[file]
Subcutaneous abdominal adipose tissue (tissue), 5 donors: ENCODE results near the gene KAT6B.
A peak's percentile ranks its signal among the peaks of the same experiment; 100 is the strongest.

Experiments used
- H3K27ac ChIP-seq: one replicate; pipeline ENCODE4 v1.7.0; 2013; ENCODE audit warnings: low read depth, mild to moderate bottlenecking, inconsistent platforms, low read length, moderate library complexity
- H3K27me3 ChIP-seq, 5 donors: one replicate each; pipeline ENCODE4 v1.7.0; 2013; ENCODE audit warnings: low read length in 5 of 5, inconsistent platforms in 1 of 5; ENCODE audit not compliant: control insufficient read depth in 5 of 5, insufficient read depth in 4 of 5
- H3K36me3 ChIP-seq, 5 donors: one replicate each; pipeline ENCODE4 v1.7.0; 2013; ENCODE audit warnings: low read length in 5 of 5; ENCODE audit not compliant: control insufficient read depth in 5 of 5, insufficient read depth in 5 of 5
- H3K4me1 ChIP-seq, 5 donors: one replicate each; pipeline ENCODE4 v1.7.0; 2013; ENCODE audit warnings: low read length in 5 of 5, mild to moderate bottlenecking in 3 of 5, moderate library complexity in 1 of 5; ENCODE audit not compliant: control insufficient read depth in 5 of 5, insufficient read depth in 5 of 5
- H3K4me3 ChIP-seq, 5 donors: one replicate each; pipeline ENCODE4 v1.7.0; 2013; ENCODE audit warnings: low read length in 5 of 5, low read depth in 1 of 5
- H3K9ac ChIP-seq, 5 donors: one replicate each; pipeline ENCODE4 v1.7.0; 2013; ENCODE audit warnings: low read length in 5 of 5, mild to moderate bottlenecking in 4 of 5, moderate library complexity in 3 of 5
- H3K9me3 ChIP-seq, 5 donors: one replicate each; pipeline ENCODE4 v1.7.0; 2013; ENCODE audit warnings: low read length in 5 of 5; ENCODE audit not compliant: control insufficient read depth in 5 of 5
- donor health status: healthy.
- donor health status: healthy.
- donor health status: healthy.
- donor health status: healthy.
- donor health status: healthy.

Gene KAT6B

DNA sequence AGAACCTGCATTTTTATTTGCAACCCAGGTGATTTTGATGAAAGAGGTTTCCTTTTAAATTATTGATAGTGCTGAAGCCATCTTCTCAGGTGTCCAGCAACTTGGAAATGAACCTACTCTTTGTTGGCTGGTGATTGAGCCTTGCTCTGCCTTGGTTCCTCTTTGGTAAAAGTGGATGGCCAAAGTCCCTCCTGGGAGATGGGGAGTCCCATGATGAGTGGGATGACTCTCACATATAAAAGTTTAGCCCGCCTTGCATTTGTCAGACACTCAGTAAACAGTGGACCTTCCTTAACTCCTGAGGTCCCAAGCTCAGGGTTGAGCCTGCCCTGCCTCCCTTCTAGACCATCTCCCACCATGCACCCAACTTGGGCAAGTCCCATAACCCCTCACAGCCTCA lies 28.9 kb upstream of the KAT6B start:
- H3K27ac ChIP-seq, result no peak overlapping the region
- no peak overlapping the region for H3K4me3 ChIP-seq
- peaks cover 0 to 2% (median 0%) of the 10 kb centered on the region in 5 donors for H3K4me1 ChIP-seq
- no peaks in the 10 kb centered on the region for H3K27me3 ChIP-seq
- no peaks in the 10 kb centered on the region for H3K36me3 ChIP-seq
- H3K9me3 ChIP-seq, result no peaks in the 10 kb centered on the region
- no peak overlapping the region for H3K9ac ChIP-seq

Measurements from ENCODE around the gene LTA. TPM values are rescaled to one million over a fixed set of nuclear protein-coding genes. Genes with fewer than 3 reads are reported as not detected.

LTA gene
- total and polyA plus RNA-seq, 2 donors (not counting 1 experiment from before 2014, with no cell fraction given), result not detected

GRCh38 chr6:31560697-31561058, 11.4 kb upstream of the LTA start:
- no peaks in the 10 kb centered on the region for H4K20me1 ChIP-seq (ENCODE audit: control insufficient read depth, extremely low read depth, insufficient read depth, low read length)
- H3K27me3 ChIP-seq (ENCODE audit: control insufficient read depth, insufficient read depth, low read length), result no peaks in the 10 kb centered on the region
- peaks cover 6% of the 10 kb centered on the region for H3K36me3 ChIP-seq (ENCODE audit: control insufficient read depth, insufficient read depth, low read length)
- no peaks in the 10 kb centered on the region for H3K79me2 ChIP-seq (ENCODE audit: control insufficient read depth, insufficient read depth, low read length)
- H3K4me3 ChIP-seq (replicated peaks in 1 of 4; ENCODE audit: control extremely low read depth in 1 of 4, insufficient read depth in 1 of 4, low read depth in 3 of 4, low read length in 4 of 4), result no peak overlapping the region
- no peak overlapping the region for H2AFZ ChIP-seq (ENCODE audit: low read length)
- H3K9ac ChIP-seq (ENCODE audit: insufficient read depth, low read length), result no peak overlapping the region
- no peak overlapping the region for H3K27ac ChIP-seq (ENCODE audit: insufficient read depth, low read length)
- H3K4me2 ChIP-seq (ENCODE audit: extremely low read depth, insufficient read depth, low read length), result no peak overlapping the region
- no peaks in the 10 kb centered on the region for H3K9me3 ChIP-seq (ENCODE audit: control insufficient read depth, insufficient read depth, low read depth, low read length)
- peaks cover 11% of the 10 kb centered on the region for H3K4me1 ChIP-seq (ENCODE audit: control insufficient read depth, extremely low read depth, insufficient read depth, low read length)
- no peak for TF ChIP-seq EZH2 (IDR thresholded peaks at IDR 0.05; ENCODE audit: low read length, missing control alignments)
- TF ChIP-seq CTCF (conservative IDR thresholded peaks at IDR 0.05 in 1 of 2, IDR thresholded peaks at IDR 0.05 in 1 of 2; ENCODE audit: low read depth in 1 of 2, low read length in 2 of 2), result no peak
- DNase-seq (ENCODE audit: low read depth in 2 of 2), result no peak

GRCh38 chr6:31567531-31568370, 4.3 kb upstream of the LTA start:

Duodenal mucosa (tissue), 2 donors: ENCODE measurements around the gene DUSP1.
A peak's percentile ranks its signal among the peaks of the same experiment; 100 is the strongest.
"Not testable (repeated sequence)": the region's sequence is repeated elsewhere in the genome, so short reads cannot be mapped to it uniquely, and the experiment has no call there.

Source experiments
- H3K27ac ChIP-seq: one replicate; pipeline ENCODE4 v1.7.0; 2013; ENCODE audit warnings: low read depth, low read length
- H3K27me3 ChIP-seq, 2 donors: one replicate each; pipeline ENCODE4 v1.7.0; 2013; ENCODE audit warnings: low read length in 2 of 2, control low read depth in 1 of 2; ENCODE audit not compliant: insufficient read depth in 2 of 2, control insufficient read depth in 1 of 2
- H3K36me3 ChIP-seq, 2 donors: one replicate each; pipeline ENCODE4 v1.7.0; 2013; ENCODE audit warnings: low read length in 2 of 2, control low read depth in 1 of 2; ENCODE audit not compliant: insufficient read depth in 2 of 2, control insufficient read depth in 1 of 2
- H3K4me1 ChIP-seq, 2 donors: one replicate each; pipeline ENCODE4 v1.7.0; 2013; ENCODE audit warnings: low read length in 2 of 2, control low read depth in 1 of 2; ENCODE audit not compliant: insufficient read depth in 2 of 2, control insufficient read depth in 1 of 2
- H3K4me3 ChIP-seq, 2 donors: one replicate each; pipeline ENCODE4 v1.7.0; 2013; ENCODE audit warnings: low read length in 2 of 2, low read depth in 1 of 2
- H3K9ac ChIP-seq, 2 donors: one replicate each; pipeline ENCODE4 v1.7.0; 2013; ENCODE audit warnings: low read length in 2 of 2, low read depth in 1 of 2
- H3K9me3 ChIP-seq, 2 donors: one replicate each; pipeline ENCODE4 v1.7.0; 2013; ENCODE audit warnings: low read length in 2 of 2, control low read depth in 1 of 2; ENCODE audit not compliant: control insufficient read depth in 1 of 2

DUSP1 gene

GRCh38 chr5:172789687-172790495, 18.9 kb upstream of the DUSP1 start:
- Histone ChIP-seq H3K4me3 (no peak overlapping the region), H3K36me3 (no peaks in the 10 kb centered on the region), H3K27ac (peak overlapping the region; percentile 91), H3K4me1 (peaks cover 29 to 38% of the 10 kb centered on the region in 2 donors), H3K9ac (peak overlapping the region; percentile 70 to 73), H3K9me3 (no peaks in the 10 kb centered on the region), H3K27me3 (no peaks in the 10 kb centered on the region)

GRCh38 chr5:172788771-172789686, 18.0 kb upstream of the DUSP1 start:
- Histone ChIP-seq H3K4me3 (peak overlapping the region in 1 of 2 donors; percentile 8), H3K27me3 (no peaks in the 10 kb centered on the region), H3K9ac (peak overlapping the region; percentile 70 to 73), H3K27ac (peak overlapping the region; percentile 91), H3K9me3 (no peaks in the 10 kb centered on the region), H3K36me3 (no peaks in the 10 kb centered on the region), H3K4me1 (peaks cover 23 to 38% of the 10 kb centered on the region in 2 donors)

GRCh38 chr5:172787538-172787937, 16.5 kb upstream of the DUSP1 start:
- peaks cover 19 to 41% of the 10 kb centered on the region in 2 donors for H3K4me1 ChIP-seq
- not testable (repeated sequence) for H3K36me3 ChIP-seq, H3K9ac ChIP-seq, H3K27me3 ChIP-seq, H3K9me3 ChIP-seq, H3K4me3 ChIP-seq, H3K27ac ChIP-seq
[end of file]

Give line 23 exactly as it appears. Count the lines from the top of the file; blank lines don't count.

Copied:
- H3K9me3 ChIP-seq, result no peaks in the 10 kb centered on the region